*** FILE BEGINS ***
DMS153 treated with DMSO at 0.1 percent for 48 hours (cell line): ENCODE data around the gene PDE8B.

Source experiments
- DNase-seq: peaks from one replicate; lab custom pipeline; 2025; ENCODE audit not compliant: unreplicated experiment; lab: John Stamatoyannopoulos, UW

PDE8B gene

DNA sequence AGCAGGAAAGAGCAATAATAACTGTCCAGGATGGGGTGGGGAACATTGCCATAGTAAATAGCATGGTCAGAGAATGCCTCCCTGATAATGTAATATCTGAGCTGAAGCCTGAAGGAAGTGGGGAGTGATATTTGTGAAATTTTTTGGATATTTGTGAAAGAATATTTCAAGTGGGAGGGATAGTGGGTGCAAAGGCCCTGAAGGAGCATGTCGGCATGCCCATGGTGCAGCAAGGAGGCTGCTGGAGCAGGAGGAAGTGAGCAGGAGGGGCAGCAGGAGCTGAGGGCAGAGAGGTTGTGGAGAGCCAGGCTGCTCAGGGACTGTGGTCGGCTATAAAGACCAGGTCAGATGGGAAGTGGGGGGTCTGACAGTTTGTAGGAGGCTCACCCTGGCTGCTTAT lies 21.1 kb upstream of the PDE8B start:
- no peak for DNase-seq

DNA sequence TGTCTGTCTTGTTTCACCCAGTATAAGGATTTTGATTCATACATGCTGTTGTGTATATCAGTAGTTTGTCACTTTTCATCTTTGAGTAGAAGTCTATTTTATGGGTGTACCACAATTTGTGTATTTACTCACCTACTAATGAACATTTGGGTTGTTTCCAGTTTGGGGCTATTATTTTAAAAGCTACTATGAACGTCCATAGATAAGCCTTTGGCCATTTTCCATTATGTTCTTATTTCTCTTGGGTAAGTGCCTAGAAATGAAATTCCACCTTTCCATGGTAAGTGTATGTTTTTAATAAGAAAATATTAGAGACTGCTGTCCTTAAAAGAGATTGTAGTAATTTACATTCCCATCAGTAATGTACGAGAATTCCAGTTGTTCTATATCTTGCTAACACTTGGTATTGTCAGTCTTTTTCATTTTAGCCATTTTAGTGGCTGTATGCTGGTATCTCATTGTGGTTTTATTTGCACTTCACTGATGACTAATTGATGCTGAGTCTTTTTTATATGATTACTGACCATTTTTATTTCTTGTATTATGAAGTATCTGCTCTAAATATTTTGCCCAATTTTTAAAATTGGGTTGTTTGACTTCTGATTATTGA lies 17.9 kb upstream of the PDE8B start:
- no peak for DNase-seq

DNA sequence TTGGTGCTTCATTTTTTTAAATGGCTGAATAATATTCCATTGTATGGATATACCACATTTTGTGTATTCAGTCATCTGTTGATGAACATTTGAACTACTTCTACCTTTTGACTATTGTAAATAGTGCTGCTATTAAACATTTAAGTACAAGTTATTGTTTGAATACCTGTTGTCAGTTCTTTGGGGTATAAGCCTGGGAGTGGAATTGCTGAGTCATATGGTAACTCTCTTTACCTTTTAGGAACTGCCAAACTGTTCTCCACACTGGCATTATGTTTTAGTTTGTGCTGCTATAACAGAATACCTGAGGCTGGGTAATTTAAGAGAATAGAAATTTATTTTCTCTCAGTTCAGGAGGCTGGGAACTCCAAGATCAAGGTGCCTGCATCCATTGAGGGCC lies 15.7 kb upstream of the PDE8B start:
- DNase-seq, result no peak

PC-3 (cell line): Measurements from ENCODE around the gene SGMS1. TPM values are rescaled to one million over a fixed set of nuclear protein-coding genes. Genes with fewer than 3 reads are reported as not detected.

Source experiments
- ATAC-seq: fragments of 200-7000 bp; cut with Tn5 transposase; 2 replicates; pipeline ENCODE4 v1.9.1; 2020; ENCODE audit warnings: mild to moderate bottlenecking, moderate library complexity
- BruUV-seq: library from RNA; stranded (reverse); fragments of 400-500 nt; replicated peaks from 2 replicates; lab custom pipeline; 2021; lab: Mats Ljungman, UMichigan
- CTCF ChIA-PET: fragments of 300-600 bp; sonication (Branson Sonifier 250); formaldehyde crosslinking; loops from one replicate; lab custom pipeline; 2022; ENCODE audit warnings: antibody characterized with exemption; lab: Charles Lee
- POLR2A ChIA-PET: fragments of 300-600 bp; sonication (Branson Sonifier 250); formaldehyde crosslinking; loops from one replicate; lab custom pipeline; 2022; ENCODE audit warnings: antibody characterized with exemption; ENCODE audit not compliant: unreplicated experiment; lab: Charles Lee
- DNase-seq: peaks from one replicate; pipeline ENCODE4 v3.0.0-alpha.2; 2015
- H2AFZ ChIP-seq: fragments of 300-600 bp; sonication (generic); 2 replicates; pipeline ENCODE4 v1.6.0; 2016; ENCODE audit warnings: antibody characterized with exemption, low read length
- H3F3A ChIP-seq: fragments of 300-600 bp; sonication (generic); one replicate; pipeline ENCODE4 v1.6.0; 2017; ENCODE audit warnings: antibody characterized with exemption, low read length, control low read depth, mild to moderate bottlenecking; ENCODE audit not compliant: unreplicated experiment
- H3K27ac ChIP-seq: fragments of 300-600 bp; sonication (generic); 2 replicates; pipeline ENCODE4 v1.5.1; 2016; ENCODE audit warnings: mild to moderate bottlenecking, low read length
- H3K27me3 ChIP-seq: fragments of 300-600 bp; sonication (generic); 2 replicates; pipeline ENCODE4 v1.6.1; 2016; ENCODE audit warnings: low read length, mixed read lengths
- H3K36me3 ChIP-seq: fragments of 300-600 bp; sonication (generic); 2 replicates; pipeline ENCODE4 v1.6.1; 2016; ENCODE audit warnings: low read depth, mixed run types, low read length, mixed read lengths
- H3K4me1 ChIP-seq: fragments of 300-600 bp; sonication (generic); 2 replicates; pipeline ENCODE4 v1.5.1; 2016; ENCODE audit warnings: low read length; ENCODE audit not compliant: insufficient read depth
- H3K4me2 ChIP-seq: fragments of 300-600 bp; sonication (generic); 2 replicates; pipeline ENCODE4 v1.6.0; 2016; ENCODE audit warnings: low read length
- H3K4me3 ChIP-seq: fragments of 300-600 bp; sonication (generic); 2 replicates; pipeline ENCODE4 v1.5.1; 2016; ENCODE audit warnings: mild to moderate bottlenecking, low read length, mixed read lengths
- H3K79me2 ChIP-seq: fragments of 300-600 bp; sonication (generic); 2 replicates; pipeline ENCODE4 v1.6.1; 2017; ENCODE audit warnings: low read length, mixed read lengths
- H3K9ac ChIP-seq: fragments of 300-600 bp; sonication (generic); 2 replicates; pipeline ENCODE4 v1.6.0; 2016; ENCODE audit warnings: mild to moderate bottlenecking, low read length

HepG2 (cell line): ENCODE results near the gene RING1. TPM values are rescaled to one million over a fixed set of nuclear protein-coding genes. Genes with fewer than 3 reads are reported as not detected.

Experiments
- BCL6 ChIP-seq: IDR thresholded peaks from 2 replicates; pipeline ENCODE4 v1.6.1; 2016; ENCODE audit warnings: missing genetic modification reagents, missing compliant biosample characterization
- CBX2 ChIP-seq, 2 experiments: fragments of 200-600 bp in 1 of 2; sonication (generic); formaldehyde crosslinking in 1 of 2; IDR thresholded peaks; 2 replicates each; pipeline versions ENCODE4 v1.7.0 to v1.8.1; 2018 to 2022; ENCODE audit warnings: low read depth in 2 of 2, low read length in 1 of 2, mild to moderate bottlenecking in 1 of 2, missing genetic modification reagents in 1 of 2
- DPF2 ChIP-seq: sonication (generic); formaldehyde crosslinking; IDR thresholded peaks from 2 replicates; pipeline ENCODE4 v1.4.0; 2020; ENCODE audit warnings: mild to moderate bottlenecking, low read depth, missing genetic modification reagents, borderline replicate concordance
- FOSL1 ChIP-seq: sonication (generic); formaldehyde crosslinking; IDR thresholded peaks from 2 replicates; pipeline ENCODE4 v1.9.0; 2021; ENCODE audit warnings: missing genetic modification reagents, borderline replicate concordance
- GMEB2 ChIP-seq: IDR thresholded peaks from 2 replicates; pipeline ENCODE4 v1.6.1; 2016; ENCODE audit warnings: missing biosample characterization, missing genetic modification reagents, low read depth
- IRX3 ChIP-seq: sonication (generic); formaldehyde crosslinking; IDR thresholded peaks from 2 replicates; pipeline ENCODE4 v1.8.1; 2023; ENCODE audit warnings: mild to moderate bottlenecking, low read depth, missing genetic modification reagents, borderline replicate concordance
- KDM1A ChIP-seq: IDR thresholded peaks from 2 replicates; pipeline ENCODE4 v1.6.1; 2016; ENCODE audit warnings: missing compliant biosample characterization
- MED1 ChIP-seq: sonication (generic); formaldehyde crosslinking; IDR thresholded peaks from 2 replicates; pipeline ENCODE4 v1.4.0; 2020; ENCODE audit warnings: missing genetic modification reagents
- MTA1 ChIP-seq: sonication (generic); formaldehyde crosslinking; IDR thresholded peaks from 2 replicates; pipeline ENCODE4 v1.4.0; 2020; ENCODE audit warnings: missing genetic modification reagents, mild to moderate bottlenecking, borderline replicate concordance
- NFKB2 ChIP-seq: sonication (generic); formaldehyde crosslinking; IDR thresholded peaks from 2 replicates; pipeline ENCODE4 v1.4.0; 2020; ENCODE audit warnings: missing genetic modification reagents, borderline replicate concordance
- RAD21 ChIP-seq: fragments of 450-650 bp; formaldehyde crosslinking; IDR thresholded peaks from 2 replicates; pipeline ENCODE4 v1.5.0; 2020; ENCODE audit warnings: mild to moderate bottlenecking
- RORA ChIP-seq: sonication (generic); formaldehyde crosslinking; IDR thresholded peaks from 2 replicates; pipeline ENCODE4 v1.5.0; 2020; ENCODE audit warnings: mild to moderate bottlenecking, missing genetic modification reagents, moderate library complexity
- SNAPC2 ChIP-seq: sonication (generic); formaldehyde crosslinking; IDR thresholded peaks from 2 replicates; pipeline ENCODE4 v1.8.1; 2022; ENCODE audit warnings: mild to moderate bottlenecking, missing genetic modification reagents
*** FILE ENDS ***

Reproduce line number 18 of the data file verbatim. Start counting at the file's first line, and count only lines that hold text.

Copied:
- H2AFZ ChIP-seq: fragments of 300-600 bp; sonication (generic); 2 replicates; pipeline ENCODE4 v1.6.0; 2016; ENCODE audit warnings: antibody characterized with exemption, low read length